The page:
Scottish Provincial Silver Teaspoon
The marks on this example are E, Hand with Dagger.
Good condition but a few light creases to bowl, not drastic but never the less it has to be mentioned.
Measures 133mm in length.
|MAKER or SPONSOR MARK||James Erskine|
17th Century tea was expensive and, as a result, it was largely drunk by the aristocracy and upper classes. Therefore, it was used sparingly and a smaller than usual drinking vessel known as a ‘teacup’ was used for the drink.
Consequently, teaspoons developed to ensure the accurate and careful distribution of the leaves into the boiling water to make the drink.
Initially a teaspoon measured 1 fluid dram or one quarter of a tablespoon. Subsequently they have gradually increased in size. Today’s teaspoon for example measures one third of a tablespoon.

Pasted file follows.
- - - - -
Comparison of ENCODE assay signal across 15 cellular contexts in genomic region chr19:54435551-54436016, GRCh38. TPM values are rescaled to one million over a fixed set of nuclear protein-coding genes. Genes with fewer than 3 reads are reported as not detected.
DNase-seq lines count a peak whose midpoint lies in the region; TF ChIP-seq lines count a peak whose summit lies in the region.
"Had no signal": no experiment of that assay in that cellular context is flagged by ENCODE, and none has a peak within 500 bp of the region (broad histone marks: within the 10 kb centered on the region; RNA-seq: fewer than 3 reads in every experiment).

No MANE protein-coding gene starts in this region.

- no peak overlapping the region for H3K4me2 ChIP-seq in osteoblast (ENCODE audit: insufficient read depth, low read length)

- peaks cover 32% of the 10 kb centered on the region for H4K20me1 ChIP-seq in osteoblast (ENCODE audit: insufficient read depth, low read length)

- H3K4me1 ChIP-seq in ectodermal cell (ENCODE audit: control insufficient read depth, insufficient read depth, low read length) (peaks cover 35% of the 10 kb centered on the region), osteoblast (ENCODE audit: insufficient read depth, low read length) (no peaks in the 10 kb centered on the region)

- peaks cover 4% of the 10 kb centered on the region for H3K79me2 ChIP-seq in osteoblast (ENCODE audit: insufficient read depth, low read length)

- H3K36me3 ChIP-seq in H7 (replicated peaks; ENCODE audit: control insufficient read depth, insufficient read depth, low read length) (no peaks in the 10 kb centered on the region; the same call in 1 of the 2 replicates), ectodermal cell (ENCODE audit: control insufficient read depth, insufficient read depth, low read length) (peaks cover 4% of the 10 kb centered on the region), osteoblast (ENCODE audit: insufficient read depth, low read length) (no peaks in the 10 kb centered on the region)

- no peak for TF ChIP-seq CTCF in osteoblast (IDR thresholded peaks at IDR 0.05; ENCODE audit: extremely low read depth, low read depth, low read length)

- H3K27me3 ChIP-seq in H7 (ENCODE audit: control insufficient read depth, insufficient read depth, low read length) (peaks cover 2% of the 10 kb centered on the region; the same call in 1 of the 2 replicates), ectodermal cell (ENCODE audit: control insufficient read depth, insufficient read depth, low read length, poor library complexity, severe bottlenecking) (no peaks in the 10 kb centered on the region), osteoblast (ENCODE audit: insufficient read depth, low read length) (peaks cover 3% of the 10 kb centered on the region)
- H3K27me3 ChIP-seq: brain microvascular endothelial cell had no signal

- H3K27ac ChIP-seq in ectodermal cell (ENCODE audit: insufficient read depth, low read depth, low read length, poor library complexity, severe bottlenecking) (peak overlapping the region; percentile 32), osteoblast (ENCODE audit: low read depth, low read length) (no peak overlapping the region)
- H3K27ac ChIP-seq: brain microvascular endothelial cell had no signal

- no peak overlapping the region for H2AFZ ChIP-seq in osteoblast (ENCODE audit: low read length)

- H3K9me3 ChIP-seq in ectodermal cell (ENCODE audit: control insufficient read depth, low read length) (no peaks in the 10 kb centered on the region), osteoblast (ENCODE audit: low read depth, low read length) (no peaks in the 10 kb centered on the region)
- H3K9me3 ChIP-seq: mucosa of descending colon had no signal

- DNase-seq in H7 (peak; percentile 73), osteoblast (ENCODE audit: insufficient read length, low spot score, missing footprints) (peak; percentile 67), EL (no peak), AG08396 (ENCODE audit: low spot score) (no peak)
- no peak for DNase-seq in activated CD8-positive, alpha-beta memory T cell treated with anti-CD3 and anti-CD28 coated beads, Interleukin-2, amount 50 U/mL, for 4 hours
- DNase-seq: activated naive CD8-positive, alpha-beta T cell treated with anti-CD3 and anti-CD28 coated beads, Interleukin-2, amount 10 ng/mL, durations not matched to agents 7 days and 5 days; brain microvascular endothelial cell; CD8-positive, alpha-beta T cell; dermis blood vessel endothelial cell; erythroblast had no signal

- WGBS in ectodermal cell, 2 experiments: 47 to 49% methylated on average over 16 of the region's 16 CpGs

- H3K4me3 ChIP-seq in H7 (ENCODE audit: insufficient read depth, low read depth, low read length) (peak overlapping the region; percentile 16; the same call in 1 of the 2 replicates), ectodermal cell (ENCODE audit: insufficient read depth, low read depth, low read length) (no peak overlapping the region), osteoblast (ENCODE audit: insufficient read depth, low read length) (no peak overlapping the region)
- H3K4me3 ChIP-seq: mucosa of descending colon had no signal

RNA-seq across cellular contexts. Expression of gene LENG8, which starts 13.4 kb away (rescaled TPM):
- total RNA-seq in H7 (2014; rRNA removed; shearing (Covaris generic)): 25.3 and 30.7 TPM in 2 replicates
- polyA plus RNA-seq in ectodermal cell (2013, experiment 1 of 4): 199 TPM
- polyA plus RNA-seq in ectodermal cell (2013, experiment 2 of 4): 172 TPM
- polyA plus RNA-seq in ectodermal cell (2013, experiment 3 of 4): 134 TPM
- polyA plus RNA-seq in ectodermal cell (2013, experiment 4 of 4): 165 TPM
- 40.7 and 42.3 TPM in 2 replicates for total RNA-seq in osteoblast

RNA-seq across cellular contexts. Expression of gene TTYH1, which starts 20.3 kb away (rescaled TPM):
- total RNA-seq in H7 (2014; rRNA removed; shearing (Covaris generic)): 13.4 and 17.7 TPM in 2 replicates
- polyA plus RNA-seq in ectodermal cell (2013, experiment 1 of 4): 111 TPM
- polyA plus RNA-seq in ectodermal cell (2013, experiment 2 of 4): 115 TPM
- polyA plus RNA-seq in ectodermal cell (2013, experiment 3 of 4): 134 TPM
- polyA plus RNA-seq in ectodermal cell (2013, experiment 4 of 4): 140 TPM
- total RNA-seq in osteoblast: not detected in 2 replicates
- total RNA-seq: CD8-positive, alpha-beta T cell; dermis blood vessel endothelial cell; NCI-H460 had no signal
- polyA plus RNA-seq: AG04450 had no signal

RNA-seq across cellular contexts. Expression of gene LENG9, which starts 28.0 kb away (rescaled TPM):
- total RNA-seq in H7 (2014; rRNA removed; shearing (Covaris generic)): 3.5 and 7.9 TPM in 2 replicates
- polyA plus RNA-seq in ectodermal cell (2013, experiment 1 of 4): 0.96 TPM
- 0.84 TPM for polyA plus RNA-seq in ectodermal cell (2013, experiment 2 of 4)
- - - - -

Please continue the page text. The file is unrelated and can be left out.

It was in the 17th and 18th Century that these spoons became known as ‘teaspoons’ and some became ever more decorative.
It should be remembered that there are really two types of teaspoon. Firstly, one measured the tea into the water. Secondly one is used to stir the cup once the tea is poured.
Modern teaspoons for everyday use are often made from stainless steel or are silver plated, but there are a large variety of collectable silver spoons available.